Higher Education Quick Takes

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Friday, July 11, 2014 - 4:23am

The University of Southern California and the Scripps Research Institute have abandoned talks about Scripps becoming part of USC, The Los Angeles Times reported. The end of the talks comes amid widespread opposition among Scripps researchers to the merger idea.

 

 

Friday, July 11, 2014 - 3:00am

AUSTIN, Tex. -- The chairman of the University of Texas System Board of Regents said he was displeased with how some factions protested the attempted ouster of UT Austin President Bill Powers, whose job was saved this week, arguably by some of those very protests.

Board Chairman Paul Foster, during a regents' meeting Thursday here, said it was inappropriate to direct insults at system Chancellor Francisco G. Cigarroa. The chancellor last week threatened to fire Powers if Powers did not resign by Thursday's meeting. Reports of the threat prompted faculty, alumni and students to rush to Powers's defense in recent days. The result was that Powers did tender his resignation Wednesday but as part of a deal that allows him to continue to lead the campus until next summer, long past the chancellor’s exit plan for the president.

Foster, a wealthy businessman, carefully but firmly reproached a host of factions: university leaders who would not respect the authority of the board; alumni and external groups who apparently sent “derogatory and threatening notes” aimed at the chancellor; and lawmakers who were trying to interfere with the system’s operations. “I sincerely hope we never revisit this unfortunate chapter in the history of our great state,”  Foster said.

Another board member, Alex Cranberg, agreed things had gotten quite heated over the past week. “I think it’s time for people to put their swords down and look to the future,” he said.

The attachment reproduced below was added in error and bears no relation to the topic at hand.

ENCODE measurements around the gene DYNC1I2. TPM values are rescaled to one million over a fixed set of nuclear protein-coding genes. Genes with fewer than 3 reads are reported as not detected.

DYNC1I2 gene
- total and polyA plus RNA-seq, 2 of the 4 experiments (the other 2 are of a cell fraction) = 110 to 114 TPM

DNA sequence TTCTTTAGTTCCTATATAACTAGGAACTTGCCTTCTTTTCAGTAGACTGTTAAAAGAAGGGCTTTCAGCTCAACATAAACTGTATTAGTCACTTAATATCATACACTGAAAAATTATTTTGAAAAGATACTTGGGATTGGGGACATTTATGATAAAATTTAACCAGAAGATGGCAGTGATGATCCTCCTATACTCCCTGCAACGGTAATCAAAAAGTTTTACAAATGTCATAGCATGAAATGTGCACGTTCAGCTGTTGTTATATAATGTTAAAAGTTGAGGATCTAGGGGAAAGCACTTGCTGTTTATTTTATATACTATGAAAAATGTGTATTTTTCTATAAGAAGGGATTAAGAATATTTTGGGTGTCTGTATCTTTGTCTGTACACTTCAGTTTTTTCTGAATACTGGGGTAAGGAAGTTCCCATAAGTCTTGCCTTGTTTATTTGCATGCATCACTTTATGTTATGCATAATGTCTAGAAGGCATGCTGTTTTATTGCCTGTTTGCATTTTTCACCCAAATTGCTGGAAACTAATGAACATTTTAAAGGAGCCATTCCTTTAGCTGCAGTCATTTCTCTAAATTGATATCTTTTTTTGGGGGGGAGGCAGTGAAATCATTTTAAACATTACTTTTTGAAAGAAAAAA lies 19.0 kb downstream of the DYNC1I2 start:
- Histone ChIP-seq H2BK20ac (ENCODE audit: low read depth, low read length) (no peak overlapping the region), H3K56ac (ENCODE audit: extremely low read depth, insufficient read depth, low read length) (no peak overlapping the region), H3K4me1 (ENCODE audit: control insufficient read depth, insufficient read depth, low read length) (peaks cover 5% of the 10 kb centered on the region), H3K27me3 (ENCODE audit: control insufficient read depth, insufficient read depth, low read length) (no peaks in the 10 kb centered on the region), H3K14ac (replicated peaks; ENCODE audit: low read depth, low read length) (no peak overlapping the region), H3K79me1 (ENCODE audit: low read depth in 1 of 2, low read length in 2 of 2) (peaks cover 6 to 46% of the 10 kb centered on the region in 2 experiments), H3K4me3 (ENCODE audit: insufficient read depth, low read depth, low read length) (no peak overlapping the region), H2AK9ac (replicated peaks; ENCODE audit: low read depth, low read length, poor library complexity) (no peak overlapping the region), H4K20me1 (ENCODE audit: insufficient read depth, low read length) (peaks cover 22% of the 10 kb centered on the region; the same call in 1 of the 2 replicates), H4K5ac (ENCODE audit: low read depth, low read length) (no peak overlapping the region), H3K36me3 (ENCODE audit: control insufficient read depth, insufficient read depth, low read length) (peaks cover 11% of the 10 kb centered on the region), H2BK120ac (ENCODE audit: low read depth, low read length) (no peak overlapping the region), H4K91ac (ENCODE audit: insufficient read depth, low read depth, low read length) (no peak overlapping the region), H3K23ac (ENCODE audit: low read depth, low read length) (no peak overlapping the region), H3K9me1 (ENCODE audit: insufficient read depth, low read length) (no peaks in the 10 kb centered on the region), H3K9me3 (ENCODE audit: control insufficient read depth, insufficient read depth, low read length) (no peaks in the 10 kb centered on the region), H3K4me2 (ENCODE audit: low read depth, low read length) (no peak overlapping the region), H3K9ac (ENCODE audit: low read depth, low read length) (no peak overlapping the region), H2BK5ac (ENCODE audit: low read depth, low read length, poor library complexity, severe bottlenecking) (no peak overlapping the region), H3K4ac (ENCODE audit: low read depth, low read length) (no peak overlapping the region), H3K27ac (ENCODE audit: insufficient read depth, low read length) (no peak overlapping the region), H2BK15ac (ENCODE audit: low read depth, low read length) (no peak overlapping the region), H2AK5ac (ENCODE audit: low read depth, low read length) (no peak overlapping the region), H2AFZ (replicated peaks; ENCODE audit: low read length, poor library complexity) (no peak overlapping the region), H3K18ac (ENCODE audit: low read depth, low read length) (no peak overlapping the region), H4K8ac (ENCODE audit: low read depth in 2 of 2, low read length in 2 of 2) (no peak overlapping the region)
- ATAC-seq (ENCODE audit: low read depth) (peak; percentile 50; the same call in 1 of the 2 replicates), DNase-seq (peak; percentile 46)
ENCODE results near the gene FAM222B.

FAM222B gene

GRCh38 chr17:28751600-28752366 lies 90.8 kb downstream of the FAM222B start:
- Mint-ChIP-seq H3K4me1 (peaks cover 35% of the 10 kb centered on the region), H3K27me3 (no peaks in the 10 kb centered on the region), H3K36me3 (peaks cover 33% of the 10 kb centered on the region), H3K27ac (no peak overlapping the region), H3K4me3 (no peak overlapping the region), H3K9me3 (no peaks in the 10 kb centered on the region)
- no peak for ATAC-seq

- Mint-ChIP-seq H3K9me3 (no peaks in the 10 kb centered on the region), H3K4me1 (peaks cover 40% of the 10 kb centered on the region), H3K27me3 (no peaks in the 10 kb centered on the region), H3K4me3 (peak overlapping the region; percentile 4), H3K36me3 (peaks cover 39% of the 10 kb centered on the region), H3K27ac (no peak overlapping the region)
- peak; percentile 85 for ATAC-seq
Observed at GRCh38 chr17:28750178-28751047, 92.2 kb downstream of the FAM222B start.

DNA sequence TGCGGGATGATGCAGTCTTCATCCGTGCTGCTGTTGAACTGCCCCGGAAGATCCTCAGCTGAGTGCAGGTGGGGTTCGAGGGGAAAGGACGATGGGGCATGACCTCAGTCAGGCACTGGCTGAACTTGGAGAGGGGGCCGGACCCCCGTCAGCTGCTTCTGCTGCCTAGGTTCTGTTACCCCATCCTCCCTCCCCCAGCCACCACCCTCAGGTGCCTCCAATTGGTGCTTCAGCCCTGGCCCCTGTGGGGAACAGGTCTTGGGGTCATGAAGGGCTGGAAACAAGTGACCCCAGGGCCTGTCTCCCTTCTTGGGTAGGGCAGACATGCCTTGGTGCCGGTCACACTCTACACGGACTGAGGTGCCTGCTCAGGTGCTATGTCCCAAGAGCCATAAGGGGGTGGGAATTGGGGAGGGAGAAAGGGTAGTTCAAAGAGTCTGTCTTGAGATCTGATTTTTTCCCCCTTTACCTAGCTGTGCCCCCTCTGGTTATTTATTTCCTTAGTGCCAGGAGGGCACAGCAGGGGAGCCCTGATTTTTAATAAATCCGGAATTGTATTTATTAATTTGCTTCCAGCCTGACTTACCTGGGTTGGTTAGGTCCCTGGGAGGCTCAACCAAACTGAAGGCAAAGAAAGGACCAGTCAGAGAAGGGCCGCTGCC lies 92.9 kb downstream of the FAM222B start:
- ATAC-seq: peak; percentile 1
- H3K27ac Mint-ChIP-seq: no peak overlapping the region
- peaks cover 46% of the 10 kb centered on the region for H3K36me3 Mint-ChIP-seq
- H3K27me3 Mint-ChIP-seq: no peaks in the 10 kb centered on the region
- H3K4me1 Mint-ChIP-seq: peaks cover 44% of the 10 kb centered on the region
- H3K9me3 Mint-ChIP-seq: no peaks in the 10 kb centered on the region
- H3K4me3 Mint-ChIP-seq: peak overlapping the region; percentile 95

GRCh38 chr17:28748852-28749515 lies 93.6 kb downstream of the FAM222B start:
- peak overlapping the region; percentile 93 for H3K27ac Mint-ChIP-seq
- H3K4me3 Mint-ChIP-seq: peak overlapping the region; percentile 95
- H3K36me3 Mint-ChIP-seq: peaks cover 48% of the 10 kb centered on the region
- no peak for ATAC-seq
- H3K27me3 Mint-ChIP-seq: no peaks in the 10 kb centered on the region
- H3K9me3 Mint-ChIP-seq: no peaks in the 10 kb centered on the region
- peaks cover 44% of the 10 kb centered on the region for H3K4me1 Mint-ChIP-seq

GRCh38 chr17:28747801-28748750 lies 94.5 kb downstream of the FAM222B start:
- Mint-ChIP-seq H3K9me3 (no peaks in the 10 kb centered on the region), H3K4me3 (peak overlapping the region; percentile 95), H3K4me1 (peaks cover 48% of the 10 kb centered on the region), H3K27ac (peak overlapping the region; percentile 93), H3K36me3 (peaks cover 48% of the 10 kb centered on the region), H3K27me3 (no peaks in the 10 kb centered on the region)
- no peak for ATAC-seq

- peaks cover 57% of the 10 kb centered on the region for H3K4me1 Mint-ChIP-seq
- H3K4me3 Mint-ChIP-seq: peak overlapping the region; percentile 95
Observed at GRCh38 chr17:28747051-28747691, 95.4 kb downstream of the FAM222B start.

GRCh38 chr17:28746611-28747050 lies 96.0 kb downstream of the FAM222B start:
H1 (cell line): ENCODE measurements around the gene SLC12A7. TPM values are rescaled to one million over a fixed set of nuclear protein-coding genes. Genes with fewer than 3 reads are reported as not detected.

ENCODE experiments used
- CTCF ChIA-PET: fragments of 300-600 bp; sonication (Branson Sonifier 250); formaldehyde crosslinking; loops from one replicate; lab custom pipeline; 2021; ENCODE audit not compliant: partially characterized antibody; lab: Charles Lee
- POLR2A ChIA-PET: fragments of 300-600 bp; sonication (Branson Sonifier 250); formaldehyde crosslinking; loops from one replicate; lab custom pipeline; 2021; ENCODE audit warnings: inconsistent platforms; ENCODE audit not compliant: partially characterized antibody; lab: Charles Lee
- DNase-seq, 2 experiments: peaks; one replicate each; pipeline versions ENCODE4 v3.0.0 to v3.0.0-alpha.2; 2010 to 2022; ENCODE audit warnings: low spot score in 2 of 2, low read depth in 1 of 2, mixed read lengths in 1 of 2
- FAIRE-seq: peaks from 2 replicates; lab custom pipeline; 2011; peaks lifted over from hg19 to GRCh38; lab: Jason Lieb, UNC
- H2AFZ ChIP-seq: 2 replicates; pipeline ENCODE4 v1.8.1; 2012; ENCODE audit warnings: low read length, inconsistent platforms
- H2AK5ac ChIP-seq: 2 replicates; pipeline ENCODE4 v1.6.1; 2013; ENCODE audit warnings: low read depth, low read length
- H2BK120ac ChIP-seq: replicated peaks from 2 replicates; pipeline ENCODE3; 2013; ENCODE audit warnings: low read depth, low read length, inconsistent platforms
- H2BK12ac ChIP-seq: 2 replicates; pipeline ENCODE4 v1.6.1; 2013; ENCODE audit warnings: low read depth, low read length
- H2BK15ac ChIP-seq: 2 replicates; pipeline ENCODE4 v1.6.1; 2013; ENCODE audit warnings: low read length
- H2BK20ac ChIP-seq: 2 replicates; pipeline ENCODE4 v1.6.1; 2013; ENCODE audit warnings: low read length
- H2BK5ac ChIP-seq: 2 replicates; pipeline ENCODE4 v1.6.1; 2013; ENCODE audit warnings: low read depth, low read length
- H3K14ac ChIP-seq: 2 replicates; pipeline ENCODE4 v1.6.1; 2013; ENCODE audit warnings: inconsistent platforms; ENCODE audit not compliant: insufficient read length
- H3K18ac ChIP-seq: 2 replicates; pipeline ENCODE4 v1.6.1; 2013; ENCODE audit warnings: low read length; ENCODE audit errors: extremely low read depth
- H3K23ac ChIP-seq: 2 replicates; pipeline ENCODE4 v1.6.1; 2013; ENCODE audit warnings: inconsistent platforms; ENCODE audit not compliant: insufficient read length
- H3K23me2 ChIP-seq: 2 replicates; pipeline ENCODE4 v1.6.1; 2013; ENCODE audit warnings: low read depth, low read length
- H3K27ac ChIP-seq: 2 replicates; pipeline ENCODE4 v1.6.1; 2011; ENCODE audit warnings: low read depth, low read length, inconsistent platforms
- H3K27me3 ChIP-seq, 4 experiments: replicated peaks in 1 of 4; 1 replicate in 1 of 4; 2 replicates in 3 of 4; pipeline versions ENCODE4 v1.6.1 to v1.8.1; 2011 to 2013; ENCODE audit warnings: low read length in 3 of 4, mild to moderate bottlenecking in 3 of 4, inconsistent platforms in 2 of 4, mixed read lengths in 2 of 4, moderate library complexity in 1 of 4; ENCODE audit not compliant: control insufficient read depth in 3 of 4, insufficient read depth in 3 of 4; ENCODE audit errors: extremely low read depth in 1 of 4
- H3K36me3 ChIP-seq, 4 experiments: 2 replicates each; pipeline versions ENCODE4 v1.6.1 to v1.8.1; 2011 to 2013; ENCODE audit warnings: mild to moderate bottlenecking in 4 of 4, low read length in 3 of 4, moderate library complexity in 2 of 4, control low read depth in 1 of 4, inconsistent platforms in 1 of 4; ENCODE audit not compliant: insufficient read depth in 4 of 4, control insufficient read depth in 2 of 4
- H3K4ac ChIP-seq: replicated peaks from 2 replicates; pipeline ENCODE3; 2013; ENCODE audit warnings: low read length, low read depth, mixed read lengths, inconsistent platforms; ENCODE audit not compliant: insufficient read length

Friday, July 11, 2014 - 3:00am

The Student and Exchange Visitor Program (SEVP) is releasing draft policy guidance on conditional admissions policies clarifying that international students must meet all admissions standards for a given program – including English language proficiency requirements – in order for the university to issue an I-20, the legal document that students need to apply for visas. The draft guidance would mean that universities can't issue I-20s for a degree program in cases in which admission is conditional on successful completion of an English language program, but they can issue two separate I-20s, one for the English language program and one -- once a student meets the English language requirements – for the degree program.

The draft guidance on conditional admission, to be posted on the Study in the States website today, is the first installment of a second draft (the first draft, on conditional admission and pathway programs, came out in May 2013). Because of the complexity of the issue SEVP has opted to release this draft in multiple installments.

Friday, July 11, 2014 - 3:00am

States are poised to provide 3.6 percent more in higher education operating support in 2015 than they did in 2014, an informal survey by the American Association of State Colleges and Universities shows. Of the 49 states that have passed a budget, 43 increased higher education funding for the new fiscal year, while only six cut funding.

The data were included in an eight-page fact sheet on budgetary and legislative issues facing the nation’s public universities. The policy update gives a quick but thorough scan of everything from state unemployment rates, policy trends — from guns on campus to “pay it forward” schemes — to the partisan composition of statehouses. 

Friday, July 11, 2014 - 3:00am

In today's Academic Minute, Josep Marco-Pallarés, a professor at the University of Barcelona, discusses the term he has coined, musical "anhedonia," for those who do not respond to music. Learn more about the Academic Minute here.

 

Thursday, July 10, 2014 - 3:00am